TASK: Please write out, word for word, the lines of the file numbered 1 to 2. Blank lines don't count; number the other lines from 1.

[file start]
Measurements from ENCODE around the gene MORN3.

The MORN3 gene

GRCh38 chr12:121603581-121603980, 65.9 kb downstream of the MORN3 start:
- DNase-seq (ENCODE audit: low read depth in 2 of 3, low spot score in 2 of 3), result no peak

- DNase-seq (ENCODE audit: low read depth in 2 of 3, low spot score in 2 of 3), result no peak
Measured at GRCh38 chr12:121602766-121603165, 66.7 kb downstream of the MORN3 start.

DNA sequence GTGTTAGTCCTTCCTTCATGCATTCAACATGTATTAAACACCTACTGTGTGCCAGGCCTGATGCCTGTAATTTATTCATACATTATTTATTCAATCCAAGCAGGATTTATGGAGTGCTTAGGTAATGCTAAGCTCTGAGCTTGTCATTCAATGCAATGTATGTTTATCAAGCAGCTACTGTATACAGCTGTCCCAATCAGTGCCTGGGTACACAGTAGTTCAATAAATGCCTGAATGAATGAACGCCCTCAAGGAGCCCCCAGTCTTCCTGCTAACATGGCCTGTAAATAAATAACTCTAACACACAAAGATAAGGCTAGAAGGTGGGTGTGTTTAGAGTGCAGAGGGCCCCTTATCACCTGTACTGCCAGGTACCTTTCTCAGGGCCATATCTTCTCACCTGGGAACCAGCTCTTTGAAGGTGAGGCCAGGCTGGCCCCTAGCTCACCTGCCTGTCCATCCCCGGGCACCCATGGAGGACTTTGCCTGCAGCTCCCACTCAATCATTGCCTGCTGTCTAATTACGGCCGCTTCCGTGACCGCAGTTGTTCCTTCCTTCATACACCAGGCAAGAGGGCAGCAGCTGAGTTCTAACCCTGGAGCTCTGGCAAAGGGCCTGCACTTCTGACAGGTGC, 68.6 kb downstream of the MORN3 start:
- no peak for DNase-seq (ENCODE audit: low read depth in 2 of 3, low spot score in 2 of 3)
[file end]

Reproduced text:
Measurements from ENCODE around the gene MORN3.

The MORN3 gene